BATE REl"RIGERATIKG CO. tI. HAMMOND.
prior appropriation they are entitled to the words "Taffy Tolu" in this connection, as a trade-mark indicating the origin of their goods. The complainants have no patent whioh secures to them a monopoly in the exclusive use of the ingredients which constitute their goods, or in the goods themselves. The words "Taffy Tolu" indicate or describe the character of the labeled goods, rather than their origin. The defendants have an equal right to make and sell Taffy Tolu, provided they make and sell it as their own manufacture, and not as that of the complainants. The words being descriptive of the compound or goods, they are incapable of appropriation. The proper designation of an article cannot be appropriated as .a trade-mark; and it is quite immaterial who first gives the proper name to a new article. The defendants are at liberty to make and sell Tolu the same or similar in ingredients as the complainant's manufacture, provided thev label and sell the .article as made by themselves, and not by the complainants, which they seem to he doing. The complainants put up their chewing-guttlin small bundles,each consisting of six small oblong cakes bound together with a rubber band, each cake wrapped in a white label bearing two black imprints about the size and shape of the cakes themselves, the imprints being designed and made to test conspicuouslyone'on each side of the cake, the most conspicuous imprint being the words, "Colgan's Taffy Tolu Chewing.Gum." Complainants insist that this packing and labeling is original with them, and cODstitutes their tta:de-markor trade-name. It is not clear from the evidence that the complainants had eSlablished a reputation in the market for their goods by thus packing and labeling them, before the defendants and others became competitors. N,o relief' can be granted to complainaniis on this brauch of the case1 unless it clearly appears that they' were the firsttointroduce their goods in this particular way, and that the defendantshave attempted to supplant them in the market by disposing of their goods on the strength of the complainants' reputation. The bill is dismissed for want of equity.
(oereuit Oourt, D. Ma88achU8ett8.
CoLT, J. The questions raised under the stipulation in this case having recently been decide.d by Mr. Justice BRADLEY, in favor of the defendants in a suit by this'complainant against Gillett and others, (31 .Fed. Rep. 809,) in the circuit court for the District of New Jersey, and both parties desiring to appeal the case to the next term of the supreme court, a decree may be entered sustaining defendants' plea, and dismissing the bill.
FEDERAL REPORTER. THE GENERAL RUCKER. HALL
March 81, 1888.)
(Diltrict Oourt, w;, D. Tennessee.
While race distinctions, affecting the intelligence and moral stamina of the witnesses, are to be considered in weighing their testimony, care should be taken not to exaggerate the consideration into a mere aversion for 'the wit· ness' testimony on account of his race. The law does not permit the mate of a steam-boat 'to enforce obedience to his orders by beatinl;\' one of the crew engaged in loading the vessel, and the humane statutes whIch forbid it must be obeyed.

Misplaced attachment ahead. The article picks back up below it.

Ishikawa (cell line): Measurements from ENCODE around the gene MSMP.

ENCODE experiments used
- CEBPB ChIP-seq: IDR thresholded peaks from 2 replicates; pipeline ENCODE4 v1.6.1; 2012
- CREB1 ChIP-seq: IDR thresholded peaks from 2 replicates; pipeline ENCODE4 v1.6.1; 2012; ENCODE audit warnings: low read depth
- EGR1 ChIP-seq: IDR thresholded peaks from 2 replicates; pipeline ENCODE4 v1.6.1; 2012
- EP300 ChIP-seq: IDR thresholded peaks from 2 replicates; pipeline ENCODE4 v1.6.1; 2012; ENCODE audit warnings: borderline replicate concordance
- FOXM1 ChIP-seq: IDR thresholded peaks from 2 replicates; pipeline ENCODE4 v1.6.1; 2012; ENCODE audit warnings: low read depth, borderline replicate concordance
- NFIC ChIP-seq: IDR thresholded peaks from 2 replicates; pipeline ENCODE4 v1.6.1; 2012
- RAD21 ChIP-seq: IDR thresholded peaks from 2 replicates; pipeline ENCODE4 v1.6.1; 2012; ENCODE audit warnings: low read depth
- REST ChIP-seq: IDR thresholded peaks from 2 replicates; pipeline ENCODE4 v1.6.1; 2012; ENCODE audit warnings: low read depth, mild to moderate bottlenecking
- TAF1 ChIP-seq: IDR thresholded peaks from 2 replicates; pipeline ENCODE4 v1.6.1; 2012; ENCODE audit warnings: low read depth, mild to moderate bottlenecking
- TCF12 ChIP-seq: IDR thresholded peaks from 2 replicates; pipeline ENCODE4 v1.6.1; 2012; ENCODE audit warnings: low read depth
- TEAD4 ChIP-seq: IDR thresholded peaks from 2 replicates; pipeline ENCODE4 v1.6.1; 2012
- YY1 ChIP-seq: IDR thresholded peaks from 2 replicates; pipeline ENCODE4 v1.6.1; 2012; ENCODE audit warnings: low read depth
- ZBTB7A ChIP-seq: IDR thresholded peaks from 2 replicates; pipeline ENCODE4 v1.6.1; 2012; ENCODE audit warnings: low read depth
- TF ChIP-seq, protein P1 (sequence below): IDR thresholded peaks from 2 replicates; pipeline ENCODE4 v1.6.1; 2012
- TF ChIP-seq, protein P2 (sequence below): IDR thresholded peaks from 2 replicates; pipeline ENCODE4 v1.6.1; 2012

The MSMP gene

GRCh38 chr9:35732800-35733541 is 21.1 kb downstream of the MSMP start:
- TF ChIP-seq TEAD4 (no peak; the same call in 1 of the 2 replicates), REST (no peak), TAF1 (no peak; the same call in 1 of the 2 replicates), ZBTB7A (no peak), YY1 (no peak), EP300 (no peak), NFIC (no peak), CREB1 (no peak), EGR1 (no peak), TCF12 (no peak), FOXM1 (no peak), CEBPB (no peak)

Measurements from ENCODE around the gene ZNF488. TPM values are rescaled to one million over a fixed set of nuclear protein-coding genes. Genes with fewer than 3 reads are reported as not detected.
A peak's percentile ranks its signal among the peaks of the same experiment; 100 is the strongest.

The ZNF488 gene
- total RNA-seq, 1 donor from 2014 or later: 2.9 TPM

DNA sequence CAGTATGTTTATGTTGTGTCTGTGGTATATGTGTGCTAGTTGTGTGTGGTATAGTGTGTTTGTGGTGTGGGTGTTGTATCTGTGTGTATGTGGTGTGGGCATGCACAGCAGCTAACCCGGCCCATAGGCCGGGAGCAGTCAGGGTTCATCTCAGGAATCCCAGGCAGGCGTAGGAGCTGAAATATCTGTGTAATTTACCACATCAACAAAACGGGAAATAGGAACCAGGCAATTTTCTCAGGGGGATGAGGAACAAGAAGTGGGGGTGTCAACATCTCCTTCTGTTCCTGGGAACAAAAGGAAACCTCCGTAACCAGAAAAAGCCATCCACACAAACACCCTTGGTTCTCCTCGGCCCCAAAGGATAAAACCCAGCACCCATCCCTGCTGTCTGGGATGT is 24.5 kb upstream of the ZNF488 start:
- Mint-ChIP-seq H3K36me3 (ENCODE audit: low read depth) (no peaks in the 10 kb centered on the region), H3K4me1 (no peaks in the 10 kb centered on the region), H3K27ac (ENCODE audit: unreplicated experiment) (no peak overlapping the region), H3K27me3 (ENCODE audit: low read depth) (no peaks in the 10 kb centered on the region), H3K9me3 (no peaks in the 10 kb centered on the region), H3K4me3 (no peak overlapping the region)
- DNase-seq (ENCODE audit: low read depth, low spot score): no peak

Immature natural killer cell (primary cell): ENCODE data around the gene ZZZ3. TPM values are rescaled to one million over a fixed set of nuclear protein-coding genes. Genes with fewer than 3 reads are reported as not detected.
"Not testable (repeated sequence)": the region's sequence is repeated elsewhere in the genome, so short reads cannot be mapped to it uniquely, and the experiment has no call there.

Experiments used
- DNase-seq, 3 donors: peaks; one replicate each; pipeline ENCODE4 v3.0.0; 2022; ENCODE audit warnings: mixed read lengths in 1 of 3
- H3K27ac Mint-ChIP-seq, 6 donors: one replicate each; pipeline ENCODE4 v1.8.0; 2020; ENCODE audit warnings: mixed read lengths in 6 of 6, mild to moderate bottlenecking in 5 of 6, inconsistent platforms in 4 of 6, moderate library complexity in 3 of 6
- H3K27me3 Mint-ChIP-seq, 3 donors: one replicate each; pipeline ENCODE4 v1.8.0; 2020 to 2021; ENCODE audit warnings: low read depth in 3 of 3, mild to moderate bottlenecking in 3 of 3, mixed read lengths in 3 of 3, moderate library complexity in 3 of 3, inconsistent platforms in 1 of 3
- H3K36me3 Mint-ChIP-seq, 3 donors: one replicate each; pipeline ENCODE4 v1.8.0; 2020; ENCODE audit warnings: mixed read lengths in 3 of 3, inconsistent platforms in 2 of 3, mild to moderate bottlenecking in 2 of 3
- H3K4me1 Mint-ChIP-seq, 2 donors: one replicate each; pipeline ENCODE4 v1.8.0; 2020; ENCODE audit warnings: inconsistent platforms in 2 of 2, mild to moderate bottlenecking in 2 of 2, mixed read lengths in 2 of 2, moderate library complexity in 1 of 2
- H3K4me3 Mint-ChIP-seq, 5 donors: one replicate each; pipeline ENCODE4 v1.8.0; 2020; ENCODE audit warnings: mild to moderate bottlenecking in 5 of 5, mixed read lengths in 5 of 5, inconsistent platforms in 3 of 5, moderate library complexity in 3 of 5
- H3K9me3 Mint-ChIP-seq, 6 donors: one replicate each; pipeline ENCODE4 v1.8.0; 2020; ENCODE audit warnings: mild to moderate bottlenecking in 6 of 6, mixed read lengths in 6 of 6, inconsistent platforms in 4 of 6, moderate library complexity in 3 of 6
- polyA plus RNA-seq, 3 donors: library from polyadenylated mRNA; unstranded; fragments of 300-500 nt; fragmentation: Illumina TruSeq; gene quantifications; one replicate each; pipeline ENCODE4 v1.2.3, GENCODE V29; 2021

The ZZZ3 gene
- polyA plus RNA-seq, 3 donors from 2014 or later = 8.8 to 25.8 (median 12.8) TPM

SEAMEN-AsSAULT BY MATE.
SAME-LIABILlTY OFSHIP-OWNER-MAsTER AND SERVANT.
Whether a court of admiralty proceeds aga.inst the owner for personal injuries inflicted by the mate upon one of the crew, upon a distinctive princi,pIe of its own, growing outofthe relation of the crew, to the owner of the vessel, or only onthe common-law principle of master and servant, if the mate strike and inJure the libelant while both are engaged in loading- the vessel, intending to enforce obedience to his orders, or to drive him to more efficient work, the owner is liable for the injury in personam in the admiralty Courts of admiralty do not allow extravagant damages for personal injuries that are not permanent or serious, upon any consideration of personal indignity offered to a roustabout who is beaten by the mate while at work. One hundred dollars allowed in this case.
DAMAGES-PERSONAL INJURIES-AsSAULT-lNDIGNITy-MEASURE OF DAMAGES.
'In Admiralty. Libel in pers(YIUJ,m demanding $2,500 damages for personal injuries t() the libelant, caused by a blow on the head with a monkey-wrench in the hand of the mate while both were engaged inloading machinery from & barge along-side of the steam-boat General Rucker, of which the defendant was the owner. The facts are stated in the opinion of the court. J. S. Duval and J. M. Greer, for libelant. Poston Poston, for defendant.
HAMMOND, J. The disputed issue of fact in this case must be decided for the libelant unless it is to be taken as a rule of evidence that the testimony of a white man shall prevail, per fas et nefas, over that of a negro, which can never be tolerated in any intelligent and impartial tribunal for the Ual of such issues, whether by judge or jury, either avowedly or covertly, by the invention of some pretense to disguise the operation of pure prejudice on that subject. In what was said about this matter at the bar the learned counsel for the defendant justly and somewhat indig,nantly repudiated any reliance upon such a prejudice, but insisted that the differenC'ebetween witnessea in intelligence, moral stamina, and like elements of substantial character entering into the problem of decision, should turn the scale in any event; whether that difference arises from race distinctions or other causes, and there can be no doubt of the justiceof that rule, as he states it. But, like all other considerations of that kind, in the application of the principle, there must be a careful scrutiny